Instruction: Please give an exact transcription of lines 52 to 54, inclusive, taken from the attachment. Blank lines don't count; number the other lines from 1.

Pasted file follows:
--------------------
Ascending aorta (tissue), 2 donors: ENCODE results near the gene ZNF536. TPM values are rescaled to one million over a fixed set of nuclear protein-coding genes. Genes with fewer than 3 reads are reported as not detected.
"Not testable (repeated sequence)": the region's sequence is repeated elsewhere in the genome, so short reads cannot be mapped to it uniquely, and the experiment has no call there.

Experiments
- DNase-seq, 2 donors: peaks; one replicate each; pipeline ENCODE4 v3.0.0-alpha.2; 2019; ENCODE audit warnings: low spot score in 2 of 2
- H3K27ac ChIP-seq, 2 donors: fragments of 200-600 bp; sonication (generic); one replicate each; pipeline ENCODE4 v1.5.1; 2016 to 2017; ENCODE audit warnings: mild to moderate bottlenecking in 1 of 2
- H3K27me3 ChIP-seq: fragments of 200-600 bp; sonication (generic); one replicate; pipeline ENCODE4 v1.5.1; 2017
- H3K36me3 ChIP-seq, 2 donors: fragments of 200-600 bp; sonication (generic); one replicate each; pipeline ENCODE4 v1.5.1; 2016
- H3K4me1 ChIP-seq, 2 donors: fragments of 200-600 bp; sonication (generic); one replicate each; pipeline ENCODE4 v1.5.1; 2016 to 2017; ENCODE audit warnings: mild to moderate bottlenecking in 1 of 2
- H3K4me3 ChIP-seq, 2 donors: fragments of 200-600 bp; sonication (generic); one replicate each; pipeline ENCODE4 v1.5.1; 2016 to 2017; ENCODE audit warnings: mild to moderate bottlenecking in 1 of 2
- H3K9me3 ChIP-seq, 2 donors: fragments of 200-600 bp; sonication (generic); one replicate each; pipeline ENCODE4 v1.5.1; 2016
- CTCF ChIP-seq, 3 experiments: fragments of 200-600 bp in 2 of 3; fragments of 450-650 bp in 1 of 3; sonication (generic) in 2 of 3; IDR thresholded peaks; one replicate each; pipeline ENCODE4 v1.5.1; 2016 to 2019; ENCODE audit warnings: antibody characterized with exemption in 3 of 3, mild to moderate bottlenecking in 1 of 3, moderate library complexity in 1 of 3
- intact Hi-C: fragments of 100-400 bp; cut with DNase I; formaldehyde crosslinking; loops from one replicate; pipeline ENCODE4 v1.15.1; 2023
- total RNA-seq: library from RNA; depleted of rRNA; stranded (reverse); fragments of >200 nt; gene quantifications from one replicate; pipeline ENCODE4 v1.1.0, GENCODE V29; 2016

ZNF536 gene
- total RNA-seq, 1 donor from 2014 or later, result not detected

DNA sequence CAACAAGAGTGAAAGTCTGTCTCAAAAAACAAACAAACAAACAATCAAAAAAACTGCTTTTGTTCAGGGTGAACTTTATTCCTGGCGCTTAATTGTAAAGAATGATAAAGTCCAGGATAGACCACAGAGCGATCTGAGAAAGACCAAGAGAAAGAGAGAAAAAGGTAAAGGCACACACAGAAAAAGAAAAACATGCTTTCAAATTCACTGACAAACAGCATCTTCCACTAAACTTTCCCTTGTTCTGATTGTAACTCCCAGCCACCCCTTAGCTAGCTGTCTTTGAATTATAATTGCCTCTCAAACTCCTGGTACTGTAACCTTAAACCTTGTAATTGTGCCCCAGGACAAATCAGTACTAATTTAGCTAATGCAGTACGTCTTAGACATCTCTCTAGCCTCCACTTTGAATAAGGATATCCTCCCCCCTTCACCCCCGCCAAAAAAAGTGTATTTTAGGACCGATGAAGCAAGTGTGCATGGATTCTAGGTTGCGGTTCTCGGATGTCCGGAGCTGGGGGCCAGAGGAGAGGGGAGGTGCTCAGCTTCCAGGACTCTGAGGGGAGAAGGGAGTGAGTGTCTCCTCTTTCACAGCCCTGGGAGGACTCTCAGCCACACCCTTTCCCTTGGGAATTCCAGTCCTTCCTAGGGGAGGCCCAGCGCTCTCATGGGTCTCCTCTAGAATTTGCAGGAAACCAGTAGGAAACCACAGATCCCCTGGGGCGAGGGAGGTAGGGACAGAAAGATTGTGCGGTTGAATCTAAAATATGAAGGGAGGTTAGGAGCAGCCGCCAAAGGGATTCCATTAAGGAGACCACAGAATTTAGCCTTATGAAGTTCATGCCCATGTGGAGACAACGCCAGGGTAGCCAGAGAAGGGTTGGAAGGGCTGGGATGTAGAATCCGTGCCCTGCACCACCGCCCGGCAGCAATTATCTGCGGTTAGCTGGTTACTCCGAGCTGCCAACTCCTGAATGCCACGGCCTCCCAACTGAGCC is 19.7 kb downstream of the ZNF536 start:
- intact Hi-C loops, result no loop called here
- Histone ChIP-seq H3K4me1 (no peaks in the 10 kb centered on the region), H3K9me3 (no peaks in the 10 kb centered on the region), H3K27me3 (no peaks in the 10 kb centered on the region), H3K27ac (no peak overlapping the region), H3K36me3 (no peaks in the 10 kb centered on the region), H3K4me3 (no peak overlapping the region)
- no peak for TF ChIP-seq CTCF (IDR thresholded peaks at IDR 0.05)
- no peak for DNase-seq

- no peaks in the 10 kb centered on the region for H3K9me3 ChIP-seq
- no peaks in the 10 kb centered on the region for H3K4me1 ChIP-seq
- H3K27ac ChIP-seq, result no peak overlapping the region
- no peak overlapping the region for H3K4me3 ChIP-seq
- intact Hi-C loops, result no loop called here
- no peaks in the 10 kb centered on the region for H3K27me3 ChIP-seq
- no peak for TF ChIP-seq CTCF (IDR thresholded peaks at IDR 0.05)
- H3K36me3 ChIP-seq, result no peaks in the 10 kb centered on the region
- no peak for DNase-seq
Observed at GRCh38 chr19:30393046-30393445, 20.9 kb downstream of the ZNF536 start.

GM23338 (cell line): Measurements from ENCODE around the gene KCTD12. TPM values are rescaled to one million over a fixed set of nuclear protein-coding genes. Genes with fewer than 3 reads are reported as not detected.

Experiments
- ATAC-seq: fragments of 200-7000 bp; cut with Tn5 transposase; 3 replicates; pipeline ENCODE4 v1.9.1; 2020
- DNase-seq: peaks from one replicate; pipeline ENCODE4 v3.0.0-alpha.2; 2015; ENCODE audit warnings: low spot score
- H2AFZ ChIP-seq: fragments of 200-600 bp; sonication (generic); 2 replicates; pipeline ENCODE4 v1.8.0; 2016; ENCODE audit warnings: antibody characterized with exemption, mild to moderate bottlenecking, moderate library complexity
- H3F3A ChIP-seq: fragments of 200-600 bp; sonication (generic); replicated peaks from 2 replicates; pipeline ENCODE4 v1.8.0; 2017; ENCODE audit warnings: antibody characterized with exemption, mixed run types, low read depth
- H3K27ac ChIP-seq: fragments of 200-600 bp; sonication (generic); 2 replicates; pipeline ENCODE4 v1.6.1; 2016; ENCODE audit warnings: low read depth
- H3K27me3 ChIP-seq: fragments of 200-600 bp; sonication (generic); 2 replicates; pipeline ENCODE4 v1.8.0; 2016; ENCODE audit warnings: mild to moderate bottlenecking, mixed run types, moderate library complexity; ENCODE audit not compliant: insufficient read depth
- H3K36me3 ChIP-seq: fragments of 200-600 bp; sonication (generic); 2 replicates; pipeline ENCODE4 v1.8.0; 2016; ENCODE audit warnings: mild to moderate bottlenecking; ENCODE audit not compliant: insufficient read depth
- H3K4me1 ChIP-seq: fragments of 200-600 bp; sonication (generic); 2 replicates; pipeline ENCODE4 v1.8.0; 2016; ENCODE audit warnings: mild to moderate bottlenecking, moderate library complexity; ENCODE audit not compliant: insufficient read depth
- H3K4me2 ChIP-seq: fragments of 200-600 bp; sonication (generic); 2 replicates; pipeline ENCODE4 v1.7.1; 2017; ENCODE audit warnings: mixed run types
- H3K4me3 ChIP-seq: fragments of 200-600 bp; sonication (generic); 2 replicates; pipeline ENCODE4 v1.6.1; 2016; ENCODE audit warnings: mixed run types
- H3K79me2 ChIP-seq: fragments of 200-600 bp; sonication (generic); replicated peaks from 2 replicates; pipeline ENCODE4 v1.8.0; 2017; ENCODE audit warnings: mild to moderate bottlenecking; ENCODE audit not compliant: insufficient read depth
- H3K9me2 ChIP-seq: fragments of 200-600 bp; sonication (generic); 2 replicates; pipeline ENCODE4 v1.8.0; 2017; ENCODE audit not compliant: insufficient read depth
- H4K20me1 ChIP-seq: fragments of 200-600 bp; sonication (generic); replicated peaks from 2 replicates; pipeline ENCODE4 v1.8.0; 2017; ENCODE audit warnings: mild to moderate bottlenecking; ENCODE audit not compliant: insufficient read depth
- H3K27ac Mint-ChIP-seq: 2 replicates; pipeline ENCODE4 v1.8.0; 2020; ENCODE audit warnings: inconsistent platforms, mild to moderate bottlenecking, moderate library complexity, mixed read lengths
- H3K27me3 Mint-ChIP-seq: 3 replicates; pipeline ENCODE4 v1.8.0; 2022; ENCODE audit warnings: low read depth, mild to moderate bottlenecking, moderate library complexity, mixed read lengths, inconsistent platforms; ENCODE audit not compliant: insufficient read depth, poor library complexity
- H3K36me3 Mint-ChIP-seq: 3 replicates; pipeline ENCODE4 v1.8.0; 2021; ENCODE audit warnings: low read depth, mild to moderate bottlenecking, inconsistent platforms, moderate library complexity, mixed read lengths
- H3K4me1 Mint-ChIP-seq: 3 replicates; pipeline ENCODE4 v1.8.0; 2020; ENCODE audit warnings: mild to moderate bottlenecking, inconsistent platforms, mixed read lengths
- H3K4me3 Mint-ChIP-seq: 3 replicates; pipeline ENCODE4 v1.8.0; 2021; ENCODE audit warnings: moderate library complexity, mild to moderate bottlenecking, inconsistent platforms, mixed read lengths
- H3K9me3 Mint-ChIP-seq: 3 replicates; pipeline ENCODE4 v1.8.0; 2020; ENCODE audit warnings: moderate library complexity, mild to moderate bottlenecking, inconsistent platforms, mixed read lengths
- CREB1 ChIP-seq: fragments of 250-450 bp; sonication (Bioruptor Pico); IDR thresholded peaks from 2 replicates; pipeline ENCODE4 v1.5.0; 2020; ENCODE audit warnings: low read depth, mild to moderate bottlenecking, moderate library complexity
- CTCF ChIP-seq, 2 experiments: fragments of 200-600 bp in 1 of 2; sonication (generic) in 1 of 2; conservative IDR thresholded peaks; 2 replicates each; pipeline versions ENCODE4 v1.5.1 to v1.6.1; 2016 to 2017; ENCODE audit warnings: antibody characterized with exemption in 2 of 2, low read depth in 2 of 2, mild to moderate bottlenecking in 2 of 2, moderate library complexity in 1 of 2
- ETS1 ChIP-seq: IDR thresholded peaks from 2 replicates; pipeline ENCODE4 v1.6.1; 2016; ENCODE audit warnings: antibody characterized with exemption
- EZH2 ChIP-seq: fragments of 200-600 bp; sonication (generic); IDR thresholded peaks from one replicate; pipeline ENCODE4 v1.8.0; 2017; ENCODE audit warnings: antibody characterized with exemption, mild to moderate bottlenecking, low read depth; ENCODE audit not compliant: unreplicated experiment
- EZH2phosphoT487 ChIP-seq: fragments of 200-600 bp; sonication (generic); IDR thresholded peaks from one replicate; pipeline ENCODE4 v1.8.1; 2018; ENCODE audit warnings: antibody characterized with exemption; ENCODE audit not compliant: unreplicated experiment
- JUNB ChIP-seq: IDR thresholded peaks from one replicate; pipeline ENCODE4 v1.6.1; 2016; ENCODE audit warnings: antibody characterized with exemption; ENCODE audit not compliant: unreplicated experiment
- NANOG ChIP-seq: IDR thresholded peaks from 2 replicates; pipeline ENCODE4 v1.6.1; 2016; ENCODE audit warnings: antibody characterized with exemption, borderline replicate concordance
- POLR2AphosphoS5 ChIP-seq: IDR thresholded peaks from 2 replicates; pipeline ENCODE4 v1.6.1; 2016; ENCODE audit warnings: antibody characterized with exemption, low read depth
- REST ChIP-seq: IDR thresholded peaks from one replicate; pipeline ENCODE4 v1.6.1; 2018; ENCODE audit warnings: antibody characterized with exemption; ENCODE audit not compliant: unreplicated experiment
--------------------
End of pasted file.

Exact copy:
- CREB1 ChIP-seq: fragments of 250-450 bp; sonication (Bioruptor Pico); IDR thresholded peaks from 2 replicates; pipeline ENCODE4 v1.5.0; 2020; ENCODE audit warnings: low read depth, mild to moderate bottlenecking, moderate library complexity
- CTCF ChIP-seq, 2 experiments: fragments of 200-600 bp in 1 of 2; sonication (generic) in 1 of 2; conservative IDR thresholded peaks; 2 replicates each; pipeline versions ENCODE4 v1.5.1 to v1.6.1; 2016 to 2017; ENCODE audit warnings: antibody characterized with exemption in 2 of 2, low read depth in 2 of 2, mild to moderate bottlenecking in 2 of 2, moderate library complexity in 1 of 2
- ETS1 ChIP-seq: IDR thresholded peaks from 2 replicates; pipeline ENCODE4 v1.6.1; 2016; ENCODE audit warnings: antibody characterized with exemption